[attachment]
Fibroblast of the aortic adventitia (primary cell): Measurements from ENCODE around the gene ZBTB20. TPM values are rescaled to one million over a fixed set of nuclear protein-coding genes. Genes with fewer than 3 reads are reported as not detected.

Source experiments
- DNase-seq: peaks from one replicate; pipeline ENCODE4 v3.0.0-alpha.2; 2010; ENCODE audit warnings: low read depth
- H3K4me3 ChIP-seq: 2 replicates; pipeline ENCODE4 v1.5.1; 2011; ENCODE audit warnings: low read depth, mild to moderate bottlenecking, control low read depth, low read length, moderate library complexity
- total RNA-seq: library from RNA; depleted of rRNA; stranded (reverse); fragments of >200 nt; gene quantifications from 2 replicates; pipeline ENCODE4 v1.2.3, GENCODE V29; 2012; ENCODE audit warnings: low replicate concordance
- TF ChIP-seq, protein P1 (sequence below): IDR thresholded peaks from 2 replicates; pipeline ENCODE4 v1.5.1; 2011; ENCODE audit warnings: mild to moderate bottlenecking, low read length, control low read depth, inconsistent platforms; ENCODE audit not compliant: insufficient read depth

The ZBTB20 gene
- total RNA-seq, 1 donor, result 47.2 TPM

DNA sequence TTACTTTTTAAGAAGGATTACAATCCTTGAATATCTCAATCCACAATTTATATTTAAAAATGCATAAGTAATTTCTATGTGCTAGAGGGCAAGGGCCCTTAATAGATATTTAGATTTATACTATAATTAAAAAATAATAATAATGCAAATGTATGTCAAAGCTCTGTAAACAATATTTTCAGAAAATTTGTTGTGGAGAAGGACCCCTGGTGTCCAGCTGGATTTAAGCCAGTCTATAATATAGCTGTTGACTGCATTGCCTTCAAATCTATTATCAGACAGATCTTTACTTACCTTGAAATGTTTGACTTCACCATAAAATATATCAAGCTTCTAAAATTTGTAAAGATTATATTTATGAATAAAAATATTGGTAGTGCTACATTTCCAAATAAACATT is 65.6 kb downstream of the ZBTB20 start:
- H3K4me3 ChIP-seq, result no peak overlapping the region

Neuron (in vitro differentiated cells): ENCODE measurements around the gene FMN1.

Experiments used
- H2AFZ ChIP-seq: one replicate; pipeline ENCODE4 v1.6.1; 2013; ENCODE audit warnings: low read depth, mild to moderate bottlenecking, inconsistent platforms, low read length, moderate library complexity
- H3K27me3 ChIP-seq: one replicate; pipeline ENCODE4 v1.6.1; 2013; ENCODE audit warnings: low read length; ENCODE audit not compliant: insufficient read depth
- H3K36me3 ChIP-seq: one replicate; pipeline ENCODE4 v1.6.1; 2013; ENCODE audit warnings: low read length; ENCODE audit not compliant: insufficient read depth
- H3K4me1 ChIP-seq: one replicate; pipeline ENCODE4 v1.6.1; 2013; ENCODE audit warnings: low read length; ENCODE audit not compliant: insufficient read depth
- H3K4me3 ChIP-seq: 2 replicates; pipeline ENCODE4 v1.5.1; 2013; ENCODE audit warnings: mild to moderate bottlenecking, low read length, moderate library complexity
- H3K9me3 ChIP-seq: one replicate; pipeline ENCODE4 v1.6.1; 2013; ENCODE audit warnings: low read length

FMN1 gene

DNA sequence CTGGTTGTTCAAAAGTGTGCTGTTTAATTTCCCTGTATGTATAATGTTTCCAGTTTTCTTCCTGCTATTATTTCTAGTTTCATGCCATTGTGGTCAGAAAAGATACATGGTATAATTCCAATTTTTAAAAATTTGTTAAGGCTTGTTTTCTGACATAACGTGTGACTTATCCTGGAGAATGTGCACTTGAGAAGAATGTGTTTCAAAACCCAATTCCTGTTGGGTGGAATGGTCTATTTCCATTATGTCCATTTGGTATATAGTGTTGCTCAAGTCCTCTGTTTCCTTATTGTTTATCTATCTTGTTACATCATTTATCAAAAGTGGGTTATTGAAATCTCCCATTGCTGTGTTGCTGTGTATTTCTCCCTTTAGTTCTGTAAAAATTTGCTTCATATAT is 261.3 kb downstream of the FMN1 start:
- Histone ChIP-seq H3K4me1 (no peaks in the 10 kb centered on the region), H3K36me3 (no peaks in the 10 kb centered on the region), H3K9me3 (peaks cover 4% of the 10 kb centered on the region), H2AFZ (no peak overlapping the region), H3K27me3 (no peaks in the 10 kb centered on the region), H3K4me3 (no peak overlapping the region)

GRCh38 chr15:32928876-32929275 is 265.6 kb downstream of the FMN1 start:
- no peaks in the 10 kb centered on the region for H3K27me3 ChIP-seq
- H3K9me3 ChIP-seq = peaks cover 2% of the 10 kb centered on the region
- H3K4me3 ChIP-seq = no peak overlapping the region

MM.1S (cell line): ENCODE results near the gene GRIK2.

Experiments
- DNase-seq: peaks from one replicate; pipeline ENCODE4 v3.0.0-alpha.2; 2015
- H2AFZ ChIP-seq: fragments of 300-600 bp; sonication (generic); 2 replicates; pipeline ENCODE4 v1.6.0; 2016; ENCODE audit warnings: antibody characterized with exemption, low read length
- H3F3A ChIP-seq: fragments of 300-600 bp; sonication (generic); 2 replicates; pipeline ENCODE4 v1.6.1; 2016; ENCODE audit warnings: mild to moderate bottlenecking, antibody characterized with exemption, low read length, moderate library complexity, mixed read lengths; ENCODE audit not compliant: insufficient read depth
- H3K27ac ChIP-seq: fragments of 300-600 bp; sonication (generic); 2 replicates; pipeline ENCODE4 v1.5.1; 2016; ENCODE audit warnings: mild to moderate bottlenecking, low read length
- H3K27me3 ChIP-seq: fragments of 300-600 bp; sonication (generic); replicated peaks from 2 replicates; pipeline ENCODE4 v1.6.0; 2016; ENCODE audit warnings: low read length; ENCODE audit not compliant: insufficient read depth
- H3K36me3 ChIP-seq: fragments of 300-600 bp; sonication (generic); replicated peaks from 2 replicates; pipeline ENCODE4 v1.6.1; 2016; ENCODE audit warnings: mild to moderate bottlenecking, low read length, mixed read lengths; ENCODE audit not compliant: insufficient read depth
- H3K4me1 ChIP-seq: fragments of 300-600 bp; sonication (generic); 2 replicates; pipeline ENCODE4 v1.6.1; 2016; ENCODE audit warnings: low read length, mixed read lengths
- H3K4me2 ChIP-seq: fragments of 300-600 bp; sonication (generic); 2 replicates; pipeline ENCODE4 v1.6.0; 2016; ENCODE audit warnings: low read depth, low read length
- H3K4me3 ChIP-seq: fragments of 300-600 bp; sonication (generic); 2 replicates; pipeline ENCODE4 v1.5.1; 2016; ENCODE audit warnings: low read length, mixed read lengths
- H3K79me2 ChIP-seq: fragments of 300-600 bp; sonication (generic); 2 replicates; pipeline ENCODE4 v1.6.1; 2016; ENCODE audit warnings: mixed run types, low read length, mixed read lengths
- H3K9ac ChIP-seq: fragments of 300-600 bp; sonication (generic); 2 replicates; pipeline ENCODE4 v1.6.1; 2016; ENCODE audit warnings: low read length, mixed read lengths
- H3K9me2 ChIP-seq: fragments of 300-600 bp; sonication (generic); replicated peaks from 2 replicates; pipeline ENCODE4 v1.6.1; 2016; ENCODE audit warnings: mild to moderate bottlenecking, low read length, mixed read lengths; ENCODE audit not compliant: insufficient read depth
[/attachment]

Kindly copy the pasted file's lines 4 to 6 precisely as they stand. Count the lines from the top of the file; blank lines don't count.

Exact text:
- H3K4me3 ChIP-seq: 2 replicates; pipeline ENCODE4 v1.5.1; 2011; ENCODE audit warnings: low read depth, mild to moderate bottlenecking, control low read depth, low read length, moderate library complexity
- total RNA-seq: library from RNA; depleted of rRNA; stranded (reverse); fragments of >200 nt; gene quantifications from 2 replicates; pipeline ENCODE4 v1.2.3, GENCODE V29; 2012; ENCODE audit warnings: low replicate concordance
- TF ChIP-seq, protein P1 (sequence below): IDR thresholded peaks from 2 replicates; pipeline ENCODE4 v1.5.1; 2011; ENCODE audit warnings: mild to moderate bottlenecking, low read length, control low read depth, inconsistent platforms; ENCODE audit not compliant: insufficient read depth